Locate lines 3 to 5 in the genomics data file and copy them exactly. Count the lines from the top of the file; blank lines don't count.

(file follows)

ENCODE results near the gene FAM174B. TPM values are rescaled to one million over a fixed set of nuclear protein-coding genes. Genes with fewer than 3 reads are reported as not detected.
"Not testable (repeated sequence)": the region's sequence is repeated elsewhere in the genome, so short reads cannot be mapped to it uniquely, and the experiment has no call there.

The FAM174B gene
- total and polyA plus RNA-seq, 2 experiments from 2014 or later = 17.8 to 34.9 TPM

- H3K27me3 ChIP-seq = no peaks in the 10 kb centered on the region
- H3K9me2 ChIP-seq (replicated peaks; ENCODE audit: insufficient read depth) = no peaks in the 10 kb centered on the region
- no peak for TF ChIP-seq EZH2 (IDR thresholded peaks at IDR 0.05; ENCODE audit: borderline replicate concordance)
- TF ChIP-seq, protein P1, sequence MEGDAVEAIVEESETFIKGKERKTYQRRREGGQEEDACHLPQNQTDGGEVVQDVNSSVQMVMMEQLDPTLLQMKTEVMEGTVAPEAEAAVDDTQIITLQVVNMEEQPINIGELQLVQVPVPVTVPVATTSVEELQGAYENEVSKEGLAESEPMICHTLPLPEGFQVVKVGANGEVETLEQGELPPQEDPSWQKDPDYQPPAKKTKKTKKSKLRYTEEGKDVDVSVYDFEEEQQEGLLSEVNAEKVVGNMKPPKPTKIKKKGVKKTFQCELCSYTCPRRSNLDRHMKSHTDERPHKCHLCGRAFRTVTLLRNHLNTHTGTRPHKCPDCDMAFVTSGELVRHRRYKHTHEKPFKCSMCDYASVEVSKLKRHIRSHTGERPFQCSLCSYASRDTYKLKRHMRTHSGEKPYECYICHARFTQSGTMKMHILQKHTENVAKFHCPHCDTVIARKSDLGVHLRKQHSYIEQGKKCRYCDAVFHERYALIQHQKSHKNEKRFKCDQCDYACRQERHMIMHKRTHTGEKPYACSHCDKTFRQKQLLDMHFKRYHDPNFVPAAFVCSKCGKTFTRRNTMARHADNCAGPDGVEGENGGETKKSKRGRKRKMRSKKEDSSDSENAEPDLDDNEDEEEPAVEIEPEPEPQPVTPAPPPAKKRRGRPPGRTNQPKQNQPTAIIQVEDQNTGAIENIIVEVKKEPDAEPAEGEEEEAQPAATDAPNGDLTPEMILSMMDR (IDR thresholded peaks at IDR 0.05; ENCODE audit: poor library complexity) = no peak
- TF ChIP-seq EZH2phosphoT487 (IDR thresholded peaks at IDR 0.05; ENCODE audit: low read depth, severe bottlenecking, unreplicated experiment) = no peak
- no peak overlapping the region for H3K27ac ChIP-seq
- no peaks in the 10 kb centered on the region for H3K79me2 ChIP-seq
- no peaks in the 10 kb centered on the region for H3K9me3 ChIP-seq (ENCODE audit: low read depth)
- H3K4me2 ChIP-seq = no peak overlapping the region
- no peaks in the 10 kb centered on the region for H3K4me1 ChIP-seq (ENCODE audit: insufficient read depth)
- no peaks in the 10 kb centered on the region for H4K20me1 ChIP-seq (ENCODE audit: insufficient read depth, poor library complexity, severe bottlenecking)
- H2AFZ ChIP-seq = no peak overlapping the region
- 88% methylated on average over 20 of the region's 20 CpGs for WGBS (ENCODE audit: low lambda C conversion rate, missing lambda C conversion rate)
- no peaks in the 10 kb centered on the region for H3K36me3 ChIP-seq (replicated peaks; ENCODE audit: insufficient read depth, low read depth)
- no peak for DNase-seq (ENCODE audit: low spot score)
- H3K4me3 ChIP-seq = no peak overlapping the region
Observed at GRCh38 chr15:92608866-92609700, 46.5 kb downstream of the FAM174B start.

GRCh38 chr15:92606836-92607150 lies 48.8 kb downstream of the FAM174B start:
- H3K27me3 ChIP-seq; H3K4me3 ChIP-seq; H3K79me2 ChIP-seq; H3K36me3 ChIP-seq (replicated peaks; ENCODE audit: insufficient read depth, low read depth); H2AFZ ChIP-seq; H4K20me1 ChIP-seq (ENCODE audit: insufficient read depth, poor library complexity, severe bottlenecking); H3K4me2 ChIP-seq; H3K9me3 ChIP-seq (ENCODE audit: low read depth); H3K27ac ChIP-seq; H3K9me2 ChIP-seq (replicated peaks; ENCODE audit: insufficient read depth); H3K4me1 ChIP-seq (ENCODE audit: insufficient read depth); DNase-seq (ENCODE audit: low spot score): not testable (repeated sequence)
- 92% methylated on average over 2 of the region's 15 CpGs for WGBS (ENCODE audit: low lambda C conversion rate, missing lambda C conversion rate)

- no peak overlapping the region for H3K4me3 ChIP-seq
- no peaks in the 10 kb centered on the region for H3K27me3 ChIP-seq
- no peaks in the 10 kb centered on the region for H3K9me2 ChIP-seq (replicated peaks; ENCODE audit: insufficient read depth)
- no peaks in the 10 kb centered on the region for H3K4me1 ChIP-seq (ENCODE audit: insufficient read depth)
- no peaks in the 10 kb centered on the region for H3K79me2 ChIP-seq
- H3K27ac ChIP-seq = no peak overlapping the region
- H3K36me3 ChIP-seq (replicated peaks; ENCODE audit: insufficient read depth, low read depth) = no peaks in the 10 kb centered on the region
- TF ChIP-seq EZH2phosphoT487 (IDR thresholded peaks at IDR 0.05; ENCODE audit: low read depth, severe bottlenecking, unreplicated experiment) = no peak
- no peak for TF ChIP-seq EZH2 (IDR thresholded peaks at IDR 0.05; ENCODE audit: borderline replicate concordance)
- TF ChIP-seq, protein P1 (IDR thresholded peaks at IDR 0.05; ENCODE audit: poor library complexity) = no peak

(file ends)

The FAM174B gene
- total and polyA plus RNA-seq, 2 experiments from 2014 or later = 17.8 to 34.9 TPM

- H3K27me3 ChIP-seq = no peaks in the 10 kb centered on the region